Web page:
Genomic Visualization and Interpretations

Introduction to ProteinPaint

ProteinPaint is a tool made available as part of the PeCan Data Portal. The principle goal of this data portal is to facilitate exploration of childhood cancer genomics data. However, some tools, such as ProteinPaint are generally useful for visualizing the recurrence of any set of variants in a gene in the context of protein domains and other information.

This section will provide a brief introduction to ProteinPaint’s features and demonstrate its use with a few examples and exercises.

The tool is entirely web based. First navigate to the tool’s homepage: ProteinPaint. Note that it has its own tutorials.

Guided tour of pre-loaded data

Go through the following exercise to explore the functionality of this resource:

Importing custom data

# Load the data downloaded from CIViC
x = read.csv(file = "CIViC-VHL-Variants.csv",

# Store only the variant names that we will parse for protein coordinates
vhl_variants1 = x[,2] 

# Tidy up the names to remove the c. notations
vhl_variants2 = gsub("\\s+\\(.*\\)", "", vhl_variants1, perl=TRUE)

# Remove complex expressions beyond the "fs" in some variants
vhl_variants3 = gsub("fs.*", "fs", vhl_variants2, perl=TRUE)

# Limit to only those variants with a format like: L184P
vhl_variants4 = vhl_variants3[grep("^\\w+\\d+\\w+$", vhl_variants3, = TRUE, perl=TRUE)]

# Remove variants with an underscore
vhl_variants5 = vhl_variants4[grep("_", vhl_variants4, = TRUE, perl=TRUE, invert = TRUE)]

# Store the variant names for later
vhl_variant_names = vhl_variants5

# Extract the amino acid position numbers
vhl_variant_positions = gsub("\\D+(\\d+)\\D+", "\\1", vhl_variants5, perl=TRUE)

# Create a variant types list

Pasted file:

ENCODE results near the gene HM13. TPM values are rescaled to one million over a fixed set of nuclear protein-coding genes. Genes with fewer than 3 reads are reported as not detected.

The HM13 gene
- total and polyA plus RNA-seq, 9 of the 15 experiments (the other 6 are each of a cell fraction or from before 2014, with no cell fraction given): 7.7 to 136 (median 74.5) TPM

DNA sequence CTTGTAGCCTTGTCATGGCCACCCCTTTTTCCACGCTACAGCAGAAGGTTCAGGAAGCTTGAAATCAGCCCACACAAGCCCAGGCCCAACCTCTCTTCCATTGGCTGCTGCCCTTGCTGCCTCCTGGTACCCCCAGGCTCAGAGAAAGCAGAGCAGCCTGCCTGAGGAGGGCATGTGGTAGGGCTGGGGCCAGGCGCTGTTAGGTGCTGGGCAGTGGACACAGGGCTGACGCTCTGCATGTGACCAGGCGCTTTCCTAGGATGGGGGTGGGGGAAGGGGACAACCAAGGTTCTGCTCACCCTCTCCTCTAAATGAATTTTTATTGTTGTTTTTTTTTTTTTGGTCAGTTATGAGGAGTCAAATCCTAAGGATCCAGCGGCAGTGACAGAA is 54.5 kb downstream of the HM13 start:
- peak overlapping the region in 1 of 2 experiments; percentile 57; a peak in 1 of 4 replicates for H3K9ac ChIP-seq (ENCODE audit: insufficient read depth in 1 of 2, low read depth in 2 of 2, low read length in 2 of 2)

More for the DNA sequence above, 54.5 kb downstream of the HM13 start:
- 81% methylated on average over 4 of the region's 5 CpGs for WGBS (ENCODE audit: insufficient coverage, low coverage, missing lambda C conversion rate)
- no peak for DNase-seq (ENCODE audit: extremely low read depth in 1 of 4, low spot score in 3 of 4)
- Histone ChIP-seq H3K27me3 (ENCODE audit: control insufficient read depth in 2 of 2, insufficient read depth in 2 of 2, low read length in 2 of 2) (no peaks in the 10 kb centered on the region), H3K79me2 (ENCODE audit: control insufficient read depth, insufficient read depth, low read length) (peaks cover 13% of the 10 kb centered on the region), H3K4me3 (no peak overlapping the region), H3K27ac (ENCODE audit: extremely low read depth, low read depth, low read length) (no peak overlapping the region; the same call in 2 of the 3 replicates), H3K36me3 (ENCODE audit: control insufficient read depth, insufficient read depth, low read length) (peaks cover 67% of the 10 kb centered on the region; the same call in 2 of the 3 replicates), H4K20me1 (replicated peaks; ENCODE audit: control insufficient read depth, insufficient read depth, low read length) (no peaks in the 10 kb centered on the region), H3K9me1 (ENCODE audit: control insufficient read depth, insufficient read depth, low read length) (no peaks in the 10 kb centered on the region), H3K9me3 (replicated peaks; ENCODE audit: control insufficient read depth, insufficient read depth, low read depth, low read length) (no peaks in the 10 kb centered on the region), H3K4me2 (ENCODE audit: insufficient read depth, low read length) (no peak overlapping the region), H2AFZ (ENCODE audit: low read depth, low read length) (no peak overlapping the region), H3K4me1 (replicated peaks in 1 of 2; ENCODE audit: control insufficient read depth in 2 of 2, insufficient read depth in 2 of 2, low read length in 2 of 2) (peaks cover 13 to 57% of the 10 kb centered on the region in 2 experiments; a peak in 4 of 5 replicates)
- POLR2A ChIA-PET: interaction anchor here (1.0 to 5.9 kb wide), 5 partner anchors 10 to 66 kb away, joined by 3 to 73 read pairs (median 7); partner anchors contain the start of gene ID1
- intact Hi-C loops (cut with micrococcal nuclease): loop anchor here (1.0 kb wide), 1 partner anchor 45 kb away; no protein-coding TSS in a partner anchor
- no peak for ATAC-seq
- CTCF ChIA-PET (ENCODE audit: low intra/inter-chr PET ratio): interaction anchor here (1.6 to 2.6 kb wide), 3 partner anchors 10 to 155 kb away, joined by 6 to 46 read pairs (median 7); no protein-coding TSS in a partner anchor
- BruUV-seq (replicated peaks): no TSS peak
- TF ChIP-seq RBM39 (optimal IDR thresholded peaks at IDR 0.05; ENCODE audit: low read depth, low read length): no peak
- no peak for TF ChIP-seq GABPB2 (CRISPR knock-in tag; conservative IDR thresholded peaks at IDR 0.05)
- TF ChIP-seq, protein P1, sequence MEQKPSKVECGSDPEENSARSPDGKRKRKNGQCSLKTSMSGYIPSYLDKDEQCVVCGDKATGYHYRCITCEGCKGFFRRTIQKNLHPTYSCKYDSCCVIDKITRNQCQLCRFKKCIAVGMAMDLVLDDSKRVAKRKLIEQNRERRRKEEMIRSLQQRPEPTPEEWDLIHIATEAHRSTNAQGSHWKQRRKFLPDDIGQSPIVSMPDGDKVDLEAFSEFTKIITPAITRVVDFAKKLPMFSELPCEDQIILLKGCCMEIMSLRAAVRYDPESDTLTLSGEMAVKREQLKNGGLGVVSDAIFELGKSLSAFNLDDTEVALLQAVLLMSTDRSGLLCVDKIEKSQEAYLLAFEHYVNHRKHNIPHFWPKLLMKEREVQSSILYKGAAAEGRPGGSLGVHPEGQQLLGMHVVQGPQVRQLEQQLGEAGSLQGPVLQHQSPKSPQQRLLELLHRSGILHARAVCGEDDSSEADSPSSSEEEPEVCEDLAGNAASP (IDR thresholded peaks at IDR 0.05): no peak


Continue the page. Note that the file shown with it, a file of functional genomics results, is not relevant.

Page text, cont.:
types = vector(mode = "character", length = length(vhl_variant_names))
types[1:length(vhl_variant_names)] = "M"
types[grep("\\*", vhl_variant_names, = TRUE, perl=TRUE)] = "N"
types[grep("fs", vhl_variant_names, = TRUE, perl=TRUE)] = "F"
types[grep("ins", vhl_variant_names, = TRUE, perl=TRUE)] = "I"
types[grep("del", vhl_variant_names, = TRUE, perl=TRUE)] = "D"

# Store the values we care about in a new data frame
vhl_variants_final = data.frame(vhl_variant_names, vhl_variant_positions, types)

# Create the final format strings requested for ProteinPaint of the form: R200W;200;M
format_string = function(x){
  t = paste (x["vhl_variant_names"], x["vhl_variant_positions"], x["types"], sep = ";")  
output = apply(vhl_variants_final, 1, format_string)

# Write the output to a file
write(output, file="CIViC-VHL-Variants.formatted.csv")

ProteinPaint practice exercises

What are the three most recurrent mutation in PIK3CA according to COSMIC?

Get a hint!

Load PIK3CA, activate the COSMIC track, and look for the mutations with highest patient counts


H1047R, E545K, and E542K are the most recurrent mutations in PIK3CA according to COSMIC

What is the top tissue of origin observed for each of these three mutations?

Get a hint!

Click on the circle for each mutation and examine the tissue distribution plot


H1047R (breast), E545K (large intestine), and E542K (large intestine)

Load the Pediatric data for RUNX1T1. (A) What special kind of variant is indicated? (B) Load the RNA-seq plot for these data. Mouse over the RUNX1 variant. What interesting pattern do you observe? (C) Highlight the top 25 samples in the RNA-seq expression plot. What type of cancer dominates?

Get a hint!

Load RUNX1T1, make sure the Pediatric data track is activated, and make sure the RNA-seq gene expression panel is open


(A) RNA gene fusion variants. (B) The RUNX1-RUNX1T1 (aka AML-ETO) fusion variant corresponds to samples with very high RUNX1T1 expression. (C) AML cancer dominates the top 25 samples with highest RUNX1T1 expression.

Repeat the exercise above where we extract variants from CIViC for KRAS, create a clean version of these data, and load them into ProteinPaint.

Get a hint!

You should be able to do almost exactly what we did with VHL, but for KRAS instead

Advanced exercise. Identify a set of variants from your own gene for a single gene. Repeat the exercise above using these variants. If they are not human variants, it may be possible to first identify the closest human ortholog, and second to do “lift over”” of the coordinates.

Get a hint!

Depending on the form of the variants, some different kind of parsing and reformatting may be needed. If you need to convert the variants from one species to another you will learn more about tools for identifying orthologs and performing liftovers in later sections of this workshop. You may want to come back to this exercise...